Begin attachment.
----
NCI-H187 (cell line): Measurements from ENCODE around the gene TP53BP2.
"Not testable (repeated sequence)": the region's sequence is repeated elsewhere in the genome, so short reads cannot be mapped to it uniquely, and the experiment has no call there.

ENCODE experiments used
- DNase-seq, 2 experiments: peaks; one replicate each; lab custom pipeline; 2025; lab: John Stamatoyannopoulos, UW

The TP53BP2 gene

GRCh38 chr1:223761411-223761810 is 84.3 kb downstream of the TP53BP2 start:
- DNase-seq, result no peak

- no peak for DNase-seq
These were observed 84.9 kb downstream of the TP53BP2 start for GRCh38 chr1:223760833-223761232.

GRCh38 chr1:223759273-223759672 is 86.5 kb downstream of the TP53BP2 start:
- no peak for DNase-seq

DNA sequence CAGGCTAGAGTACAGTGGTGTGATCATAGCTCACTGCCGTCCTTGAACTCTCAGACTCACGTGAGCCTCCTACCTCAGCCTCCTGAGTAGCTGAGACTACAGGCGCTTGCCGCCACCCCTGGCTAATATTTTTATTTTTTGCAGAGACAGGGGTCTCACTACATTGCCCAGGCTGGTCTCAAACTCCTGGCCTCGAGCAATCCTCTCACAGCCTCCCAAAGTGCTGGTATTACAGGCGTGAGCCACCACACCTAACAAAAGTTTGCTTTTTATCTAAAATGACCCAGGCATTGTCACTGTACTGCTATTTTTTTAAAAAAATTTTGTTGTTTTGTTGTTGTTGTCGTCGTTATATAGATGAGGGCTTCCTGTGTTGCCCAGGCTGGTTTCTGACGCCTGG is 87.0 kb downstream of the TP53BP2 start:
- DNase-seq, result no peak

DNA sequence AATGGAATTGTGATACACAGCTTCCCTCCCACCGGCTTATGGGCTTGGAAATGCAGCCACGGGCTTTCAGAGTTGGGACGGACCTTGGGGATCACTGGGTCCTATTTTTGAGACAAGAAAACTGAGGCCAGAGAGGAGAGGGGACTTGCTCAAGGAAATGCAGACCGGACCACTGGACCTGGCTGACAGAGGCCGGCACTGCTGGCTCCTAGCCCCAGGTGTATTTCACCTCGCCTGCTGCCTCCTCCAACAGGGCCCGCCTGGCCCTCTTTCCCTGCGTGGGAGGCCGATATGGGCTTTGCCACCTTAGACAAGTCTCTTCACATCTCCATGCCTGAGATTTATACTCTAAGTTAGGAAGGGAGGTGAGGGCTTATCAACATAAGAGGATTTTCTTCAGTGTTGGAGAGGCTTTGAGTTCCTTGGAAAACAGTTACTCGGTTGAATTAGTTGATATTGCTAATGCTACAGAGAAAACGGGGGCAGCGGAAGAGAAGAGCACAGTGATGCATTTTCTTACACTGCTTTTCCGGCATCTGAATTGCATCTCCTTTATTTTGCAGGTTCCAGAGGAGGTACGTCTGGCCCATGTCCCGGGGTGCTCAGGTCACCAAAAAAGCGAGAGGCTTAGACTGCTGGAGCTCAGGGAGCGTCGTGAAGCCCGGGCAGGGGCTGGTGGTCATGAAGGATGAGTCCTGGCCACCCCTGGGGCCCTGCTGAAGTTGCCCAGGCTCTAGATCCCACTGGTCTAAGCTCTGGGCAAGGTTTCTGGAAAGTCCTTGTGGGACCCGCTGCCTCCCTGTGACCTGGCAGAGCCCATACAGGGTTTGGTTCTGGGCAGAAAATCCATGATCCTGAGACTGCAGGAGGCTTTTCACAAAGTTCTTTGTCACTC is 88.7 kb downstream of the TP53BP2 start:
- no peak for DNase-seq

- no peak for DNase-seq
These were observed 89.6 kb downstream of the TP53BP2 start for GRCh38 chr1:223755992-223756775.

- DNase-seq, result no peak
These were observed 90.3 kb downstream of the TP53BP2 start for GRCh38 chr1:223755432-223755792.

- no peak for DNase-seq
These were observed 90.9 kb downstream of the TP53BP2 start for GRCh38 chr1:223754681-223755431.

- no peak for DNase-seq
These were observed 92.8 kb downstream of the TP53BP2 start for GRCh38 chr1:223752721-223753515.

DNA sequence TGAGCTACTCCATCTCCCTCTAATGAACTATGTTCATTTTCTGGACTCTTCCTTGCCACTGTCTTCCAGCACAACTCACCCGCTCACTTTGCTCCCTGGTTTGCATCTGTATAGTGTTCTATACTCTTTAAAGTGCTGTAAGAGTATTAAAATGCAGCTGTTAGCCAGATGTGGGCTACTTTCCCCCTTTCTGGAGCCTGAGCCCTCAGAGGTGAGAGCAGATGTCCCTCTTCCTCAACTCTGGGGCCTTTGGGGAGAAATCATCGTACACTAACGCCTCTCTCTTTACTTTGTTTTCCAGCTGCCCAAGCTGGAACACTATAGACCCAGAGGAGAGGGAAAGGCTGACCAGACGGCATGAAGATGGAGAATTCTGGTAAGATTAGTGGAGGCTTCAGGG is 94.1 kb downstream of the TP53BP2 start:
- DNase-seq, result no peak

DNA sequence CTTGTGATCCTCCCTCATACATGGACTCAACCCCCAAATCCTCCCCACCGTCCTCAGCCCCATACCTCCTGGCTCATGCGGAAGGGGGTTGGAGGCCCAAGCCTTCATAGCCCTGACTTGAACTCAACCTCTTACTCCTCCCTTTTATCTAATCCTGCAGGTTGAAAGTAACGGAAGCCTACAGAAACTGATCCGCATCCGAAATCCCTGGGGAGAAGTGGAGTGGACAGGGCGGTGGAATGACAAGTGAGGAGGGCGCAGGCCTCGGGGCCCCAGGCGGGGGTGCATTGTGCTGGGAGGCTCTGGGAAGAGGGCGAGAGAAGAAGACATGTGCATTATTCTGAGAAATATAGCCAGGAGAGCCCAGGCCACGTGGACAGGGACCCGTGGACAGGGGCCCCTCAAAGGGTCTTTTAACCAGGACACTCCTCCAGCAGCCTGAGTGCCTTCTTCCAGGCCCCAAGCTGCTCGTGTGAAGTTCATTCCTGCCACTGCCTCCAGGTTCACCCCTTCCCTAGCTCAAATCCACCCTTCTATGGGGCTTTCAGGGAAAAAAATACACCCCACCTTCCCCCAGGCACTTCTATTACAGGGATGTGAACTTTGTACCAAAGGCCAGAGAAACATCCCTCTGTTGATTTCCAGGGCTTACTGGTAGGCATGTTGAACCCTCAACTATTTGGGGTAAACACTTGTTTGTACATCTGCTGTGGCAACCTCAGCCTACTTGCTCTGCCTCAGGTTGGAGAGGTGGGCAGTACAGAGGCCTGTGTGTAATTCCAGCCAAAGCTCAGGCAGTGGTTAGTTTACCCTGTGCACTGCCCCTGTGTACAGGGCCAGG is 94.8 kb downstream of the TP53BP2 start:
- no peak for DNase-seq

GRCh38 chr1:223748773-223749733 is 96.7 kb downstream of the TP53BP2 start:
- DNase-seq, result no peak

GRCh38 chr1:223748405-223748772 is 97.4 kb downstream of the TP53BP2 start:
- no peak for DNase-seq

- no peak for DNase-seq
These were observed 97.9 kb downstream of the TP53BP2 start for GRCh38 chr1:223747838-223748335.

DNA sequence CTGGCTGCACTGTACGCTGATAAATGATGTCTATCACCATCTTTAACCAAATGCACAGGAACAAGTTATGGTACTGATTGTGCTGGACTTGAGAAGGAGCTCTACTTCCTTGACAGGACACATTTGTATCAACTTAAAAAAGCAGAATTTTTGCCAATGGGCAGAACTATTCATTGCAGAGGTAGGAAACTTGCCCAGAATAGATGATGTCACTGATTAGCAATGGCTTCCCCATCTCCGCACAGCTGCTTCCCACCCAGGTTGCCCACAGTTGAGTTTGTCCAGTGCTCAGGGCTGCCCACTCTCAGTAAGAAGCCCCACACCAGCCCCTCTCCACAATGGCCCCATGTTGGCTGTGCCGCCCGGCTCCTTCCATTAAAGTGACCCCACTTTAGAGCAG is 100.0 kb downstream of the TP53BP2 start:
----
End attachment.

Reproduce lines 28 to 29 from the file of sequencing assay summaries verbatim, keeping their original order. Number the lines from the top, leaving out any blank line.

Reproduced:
GRCh38 chr1:223748773-223749733 is 96.7 kb downstream of the TP53BP2 start:
- DNase-seq, result no peak